Buy Your License Online! Buy Your License Online!

Bottomfish Identification: Rockfish

Pacific Ocean Perch
Sebastes alutus

Commonly caught off the Washington coast by commercial harvesters using otter-trawls and longline gear.  Recreational harvest within Puget Sound has been closed.  See the Sportfishing Regulation Pamphlet.

Description:  Pacific Ocean perch (POP) have a dorsolaterally compressed body type. Adults range in color from deep brick red to light red, often with dark markings on the upper body.  Individuals may have some dark stippling on their sides and dark blotching on the caudal peduncle. POP have a lower jaw with a prominent, forward-directed symphyseal knob.  After capture POP resemble yellowmouth, sharpchin and redstripe rockfishes.  To distinguish between them, look for a pink-red stripe along the lateral line, indicating it is a yellowmouth.  Yellowmouth also have a relatively small symphyseal knob on the lower jaw and yellow/black blotches in the mouth.  Sharpchin rockfish tend to be more orange, have an indented profile to the rear of the eyes, which is absent in POPs, and a second anal spine longer than the third (which is not the case for POPs).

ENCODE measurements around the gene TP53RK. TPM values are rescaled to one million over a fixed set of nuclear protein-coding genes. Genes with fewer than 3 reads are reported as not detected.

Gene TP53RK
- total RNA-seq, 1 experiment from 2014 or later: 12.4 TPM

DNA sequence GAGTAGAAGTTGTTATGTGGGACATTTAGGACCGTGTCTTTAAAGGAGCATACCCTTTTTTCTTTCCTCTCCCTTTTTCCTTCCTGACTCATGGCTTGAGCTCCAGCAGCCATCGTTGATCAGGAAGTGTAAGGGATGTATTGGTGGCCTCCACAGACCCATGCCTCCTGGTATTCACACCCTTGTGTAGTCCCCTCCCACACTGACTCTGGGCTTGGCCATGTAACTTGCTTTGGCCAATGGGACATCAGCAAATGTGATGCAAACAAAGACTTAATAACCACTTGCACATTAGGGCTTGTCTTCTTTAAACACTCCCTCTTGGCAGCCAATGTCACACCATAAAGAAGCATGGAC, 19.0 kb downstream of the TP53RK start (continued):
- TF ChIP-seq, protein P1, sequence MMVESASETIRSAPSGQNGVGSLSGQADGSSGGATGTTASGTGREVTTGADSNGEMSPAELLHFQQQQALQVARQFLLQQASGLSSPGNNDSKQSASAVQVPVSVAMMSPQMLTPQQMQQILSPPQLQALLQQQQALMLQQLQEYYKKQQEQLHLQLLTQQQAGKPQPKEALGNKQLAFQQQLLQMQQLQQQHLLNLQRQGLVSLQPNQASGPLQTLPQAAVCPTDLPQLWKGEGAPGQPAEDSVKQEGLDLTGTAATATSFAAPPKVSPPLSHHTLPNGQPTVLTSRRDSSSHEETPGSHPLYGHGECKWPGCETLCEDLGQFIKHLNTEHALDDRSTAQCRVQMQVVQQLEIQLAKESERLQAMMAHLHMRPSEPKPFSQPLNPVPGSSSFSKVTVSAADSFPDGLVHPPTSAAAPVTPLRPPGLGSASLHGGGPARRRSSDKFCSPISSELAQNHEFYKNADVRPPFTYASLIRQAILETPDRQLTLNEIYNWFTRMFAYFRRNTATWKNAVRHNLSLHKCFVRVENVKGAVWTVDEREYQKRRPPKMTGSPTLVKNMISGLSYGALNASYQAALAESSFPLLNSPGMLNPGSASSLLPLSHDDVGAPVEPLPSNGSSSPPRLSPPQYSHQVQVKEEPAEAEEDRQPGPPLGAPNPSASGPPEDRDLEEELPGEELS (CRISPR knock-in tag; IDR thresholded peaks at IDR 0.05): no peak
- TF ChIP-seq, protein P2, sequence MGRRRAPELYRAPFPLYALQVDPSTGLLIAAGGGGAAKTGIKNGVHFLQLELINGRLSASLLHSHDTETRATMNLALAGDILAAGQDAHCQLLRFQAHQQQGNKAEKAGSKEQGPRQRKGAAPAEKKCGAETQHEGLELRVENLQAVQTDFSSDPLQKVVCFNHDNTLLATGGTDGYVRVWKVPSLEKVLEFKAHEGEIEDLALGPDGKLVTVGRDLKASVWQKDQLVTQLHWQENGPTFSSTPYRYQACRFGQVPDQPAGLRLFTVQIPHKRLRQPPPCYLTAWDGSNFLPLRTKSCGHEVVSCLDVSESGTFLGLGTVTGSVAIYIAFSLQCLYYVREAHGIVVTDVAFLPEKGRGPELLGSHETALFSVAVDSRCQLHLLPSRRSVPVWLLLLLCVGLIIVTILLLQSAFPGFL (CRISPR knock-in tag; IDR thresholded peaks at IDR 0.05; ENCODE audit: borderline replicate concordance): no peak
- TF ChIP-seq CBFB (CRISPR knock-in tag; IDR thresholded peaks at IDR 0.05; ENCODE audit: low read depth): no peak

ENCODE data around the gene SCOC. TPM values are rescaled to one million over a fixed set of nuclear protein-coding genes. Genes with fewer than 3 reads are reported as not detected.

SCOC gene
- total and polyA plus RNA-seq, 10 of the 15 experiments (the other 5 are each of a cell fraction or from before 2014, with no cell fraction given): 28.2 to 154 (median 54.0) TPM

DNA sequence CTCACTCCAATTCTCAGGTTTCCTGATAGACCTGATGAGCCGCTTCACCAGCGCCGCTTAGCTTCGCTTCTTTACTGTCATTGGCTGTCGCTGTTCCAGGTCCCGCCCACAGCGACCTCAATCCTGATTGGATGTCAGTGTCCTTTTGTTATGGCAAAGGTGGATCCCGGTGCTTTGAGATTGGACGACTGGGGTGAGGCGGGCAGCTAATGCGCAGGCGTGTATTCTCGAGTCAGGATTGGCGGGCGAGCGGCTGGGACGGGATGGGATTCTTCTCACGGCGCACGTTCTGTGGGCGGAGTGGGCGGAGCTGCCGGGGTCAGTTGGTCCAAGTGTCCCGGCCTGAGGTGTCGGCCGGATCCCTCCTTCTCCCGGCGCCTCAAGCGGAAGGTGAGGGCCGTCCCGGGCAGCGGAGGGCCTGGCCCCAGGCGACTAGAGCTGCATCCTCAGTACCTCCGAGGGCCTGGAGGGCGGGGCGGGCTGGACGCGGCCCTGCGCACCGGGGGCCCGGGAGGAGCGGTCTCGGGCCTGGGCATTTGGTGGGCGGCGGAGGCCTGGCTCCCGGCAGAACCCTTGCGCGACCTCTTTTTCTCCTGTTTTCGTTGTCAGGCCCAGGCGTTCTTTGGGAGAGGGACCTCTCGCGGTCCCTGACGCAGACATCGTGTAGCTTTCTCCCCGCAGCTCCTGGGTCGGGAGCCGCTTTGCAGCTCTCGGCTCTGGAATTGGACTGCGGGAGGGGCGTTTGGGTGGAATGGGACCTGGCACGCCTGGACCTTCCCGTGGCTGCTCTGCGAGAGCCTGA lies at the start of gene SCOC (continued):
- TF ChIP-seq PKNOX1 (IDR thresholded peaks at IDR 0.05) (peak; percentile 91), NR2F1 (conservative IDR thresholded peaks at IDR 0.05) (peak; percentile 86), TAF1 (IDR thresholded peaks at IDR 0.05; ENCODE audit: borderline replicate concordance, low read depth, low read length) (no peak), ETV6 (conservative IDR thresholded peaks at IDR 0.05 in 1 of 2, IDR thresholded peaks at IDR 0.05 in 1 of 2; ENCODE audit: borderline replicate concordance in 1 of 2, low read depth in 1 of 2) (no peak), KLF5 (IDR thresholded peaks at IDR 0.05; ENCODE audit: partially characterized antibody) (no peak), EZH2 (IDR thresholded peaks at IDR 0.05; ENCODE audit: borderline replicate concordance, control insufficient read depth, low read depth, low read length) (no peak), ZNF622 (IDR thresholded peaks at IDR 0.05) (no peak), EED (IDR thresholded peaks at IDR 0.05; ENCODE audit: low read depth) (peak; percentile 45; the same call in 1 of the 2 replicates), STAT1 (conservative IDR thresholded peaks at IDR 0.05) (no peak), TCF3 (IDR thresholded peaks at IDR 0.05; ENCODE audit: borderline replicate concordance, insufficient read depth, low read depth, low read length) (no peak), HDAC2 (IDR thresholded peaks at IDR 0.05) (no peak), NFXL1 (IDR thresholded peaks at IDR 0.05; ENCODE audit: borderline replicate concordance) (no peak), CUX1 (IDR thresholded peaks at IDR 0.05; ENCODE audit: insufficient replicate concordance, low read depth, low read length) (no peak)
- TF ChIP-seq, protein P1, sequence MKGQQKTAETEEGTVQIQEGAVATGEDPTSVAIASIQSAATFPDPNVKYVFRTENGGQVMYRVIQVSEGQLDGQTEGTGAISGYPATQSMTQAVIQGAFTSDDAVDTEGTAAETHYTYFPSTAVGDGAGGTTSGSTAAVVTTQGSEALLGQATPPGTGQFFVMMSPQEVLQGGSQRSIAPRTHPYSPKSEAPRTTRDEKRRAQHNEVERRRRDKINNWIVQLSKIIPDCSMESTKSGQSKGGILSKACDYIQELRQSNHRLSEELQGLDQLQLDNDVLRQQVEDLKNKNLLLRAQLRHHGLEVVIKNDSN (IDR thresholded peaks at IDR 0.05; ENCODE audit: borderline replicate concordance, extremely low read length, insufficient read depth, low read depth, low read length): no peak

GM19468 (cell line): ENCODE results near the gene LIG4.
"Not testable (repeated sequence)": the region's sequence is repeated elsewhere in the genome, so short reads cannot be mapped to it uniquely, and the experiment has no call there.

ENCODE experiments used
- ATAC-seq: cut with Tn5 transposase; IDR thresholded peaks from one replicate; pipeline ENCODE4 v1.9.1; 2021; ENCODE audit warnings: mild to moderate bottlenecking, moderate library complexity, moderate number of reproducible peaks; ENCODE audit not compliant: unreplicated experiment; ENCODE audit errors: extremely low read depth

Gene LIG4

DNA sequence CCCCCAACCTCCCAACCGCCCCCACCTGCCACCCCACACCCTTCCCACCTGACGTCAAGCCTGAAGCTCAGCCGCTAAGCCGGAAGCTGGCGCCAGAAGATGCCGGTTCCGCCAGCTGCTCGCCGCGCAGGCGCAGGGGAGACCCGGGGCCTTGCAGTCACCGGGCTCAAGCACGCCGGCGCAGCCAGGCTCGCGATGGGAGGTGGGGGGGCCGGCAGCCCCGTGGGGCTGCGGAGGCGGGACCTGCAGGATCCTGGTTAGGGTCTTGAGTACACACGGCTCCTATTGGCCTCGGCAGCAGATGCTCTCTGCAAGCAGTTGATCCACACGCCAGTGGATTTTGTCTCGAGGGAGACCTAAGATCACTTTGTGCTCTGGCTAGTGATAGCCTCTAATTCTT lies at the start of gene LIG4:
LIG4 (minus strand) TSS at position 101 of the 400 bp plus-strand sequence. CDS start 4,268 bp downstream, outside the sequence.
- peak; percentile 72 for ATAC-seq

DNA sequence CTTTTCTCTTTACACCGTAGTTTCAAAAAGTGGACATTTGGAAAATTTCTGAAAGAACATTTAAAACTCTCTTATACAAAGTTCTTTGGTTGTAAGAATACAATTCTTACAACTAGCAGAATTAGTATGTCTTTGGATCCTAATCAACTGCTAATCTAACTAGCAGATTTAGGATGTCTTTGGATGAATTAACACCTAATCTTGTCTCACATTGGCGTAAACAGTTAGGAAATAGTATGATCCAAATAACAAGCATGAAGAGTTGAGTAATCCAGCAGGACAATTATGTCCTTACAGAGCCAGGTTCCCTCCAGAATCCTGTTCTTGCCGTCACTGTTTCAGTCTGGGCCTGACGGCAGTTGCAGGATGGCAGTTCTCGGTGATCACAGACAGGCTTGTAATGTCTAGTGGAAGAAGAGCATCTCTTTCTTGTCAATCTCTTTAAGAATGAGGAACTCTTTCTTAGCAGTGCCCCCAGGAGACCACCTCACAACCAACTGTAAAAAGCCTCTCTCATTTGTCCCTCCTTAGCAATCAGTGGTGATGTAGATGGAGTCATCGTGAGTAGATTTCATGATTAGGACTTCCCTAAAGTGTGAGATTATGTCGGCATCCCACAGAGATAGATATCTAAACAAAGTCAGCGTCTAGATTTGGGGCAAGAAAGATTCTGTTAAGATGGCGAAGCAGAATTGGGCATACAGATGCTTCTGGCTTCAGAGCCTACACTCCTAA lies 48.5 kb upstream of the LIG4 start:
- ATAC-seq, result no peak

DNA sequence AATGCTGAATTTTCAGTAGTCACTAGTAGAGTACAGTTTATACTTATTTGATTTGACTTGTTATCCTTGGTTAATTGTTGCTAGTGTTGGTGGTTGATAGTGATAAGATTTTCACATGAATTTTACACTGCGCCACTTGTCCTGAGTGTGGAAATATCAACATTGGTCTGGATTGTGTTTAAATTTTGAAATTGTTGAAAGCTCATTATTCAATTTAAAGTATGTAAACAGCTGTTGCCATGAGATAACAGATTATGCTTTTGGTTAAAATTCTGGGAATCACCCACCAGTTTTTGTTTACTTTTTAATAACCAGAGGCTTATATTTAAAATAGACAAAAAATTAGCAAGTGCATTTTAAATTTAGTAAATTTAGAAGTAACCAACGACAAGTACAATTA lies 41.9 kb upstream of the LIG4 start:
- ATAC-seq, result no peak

Maximum Size: To 53 cm (21.2 in) in length, and 2.05 kg (4.5 lbs) in weight.

Maximum Age: At least 100 years old.

Range/Habitat: Pacific Ocean perch range from Honshu, Japan, into the Bering Sea, along the Aleutian Islands, and south to La Jolla, California. Adults are typically found at water depths ranging from 90 to 825 m (297-2,723 ft), depending on the season and gender.  During the summer months, most fish live at water depths between 200 and 275 m (660-908 ft), and move to depths of 300 to 450 m (990-1,485 ft) during the winter months. They migrate based on reproduction and ocean conditions.  They are a schooling fish that feeds in the water column.


  • Kramer, D. E., and V.M.  O'Connell, 1995. Guide to northeast Pacific rockfishes: genera Sebastes and Sebastolobus. Alaska Sea Grant College Program, University of Alaska.
  • Love, M. S., M. Yoklavich, and L. Thorsteinson, 2002. The rockfishes of the northeast Pacific. University of California Press.

Photo:  WDFW and A. Hennings